Senior Managing Editor Rachel Lebeaux stressed how it's one thing to make sure BYOD policies address mobile security controls, acceptable use and business rights, but enforcing them is another matter:

On top of informing and training your employees on all aspects of your BYOD policy, third-party mobile device management (MDM) tools can help with policy enforcement. They often feature support for such processes as lifecycle management, certificate distribution, device configuration, data protection, app inventory control and more.

Tweet chat participant FinServGRC added that companies checking employees' understanding of policies isn't a one-time deal. He offered the following ways to test for comprehension:

Figuring out which BYOD data to incorporate into your asset register and risk assessments is particularly important. Industry standards like ISO 27001 require firms to include all data assets within the scope that they want certified.

Many tweet chatters concurred that employees themselves must learn to appreciate their vital role in data security:

According to wireless and mobility expert Craig Mathias, one way to get employees to grasp the consequences of circumventing your BYOD security policy is to craft, with the help of the HR and legal departments, a well-balanced policy that also has users in mind. Difficult security guidelines, warned Mathias, tempt employees to create workarounds.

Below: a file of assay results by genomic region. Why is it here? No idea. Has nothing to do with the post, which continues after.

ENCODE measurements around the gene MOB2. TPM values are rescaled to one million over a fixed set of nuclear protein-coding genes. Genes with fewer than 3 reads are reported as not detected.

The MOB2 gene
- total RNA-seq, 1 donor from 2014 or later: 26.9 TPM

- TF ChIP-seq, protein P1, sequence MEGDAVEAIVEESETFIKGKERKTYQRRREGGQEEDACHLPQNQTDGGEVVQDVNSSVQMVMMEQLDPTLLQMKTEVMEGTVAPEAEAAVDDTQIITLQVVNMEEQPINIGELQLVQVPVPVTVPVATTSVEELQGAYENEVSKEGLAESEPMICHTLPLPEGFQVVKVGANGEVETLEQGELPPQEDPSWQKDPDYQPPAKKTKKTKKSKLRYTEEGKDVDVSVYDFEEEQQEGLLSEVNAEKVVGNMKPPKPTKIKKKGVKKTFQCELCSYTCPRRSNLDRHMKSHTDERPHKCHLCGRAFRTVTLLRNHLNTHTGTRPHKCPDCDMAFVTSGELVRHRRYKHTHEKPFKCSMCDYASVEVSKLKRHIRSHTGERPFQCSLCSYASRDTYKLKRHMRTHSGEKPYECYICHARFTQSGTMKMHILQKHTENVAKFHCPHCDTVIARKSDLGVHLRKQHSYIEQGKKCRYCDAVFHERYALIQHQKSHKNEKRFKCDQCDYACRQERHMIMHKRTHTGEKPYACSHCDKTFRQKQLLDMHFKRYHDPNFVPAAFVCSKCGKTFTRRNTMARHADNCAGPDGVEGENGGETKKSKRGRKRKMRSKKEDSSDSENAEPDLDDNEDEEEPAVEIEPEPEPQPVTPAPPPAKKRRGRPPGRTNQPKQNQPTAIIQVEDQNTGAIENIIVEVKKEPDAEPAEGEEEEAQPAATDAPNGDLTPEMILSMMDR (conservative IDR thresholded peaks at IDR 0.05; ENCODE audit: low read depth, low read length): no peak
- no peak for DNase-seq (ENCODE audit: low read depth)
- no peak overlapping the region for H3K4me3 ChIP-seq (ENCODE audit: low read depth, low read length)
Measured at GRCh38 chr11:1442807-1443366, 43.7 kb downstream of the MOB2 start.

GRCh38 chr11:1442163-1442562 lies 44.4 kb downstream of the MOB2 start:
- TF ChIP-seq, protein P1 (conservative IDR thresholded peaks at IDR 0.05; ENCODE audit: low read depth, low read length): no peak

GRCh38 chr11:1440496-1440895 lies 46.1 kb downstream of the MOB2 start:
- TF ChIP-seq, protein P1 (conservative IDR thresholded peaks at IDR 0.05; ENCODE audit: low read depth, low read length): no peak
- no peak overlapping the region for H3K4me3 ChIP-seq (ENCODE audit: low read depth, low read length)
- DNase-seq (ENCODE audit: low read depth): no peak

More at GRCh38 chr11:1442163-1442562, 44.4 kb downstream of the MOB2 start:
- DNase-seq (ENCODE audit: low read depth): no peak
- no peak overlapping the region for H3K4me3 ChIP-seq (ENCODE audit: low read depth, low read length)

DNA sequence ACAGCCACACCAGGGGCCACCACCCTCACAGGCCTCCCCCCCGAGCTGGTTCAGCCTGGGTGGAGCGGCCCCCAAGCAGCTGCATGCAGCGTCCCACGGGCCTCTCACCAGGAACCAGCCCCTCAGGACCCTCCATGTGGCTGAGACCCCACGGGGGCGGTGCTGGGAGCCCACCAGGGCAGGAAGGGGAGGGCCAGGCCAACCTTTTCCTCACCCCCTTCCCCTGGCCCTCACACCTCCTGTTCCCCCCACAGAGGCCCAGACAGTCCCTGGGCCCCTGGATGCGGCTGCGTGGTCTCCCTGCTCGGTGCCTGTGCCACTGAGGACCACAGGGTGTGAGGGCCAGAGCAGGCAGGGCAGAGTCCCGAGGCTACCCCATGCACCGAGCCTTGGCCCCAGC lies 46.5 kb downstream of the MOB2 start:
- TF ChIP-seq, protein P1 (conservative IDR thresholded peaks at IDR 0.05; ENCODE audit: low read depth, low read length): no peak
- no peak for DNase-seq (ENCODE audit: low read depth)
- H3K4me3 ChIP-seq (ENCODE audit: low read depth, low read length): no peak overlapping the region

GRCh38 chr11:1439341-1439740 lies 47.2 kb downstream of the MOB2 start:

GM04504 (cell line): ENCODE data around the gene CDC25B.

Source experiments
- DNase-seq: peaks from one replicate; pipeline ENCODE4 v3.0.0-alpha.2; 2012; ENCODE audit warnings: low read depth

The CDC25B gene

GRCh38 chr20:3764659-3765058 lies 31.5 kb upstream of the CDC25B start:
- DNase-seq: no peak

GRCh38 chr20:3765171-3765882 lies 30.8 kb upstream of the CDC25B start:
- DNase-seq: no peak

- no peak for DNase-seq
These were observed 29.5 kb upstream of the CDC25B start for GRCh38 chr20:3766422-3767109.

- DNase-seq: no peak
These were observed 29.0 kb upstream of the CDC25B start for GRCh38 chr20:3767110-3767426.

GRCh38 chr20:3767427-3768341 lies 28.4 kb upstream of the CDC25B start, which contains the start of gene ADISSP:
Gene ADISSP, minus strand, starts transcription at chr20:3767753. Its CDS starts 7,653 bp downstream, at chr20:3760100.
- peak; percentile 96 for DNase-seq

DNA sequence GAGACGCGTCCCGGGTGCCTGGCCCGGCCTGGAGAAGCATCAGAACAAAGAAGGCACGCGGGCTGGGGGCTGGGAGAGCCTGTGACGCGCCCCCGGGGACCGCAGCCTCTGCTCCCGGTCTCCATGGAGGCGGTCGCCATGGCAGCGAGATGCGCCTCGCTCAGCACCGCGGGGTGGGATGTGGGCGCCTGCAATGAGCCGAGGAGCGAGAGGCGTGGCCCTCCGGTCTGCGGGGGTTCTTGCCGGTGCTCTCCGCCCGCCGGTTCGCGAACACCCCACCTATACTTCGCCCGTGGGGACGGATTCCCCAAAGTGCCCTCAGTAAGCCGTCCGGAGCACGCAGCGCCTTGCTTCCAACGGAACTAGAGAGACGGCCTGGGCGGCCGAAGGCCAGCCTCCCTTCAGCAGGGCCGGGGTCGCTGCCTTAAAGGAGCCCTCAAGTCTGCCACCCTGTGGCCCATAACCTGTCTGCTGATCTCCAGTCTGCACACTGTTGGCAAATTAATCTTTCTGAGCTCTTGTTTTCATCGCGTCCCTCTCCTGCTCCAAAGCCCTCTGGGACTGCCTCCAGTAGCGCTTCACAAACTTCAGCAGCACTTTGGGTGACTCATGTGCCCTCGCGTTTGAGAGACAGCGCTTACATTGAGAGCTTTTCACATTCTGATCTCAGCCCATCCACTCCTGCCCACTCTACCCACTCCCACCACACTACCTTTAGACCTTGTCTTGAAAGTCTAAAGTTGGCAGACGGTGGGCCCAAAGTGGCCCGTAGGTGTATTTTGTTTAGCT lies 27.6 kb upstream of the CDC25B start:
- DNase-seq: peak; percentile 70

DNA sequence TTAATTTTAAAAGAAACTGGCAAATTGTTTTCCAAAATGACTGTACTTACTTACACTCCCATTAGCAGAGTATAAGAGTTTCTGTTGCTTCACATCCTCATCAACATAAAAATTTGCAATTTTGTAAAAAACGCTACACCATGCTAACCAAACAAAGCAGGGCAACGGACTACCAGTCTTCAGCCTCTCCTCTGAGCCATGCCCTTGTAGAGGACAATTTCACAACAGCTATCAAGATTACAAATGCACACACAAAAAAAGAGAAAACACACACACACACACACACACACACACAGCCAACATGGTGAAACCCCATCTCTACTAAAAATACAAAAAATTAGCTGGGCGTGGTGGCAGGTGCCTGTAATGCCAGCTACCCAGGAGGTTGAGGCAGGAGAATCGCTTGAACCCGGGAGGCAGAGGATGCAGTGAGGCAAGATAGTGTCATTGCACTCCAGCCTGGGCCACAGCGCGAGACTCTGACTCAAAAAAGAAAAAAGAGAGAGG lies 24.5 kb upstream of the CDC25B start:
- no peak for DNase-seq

SearchCIO Senior News Writer Nicole Laskowski wondered whether the following tactic could help companies with mobile governance:

Corporate app stores function as a central repository for company-approved apps: IT reviews internal and external apps before they're made available for download -- a process known as whitelisting. App stores also aid with the distribution process, highlighting which apps are approved for certain users based on their unique profile, mobile device and mobile OS.

Forvalaka41, however, was more cautious:

While whitelisting controls can help prevent malicious applications from getting into your network, companies still need to make sure employees are on board so they don't try to evade them.

Similar to the usage policies that address other devices and applications, Forvalaka remarked that BYOD policies should also contain the following GRC elements:

How do make sure your employees are aware of every GRC aspect of your BYOD policy? Please tell us in the comments section below.

Next Steps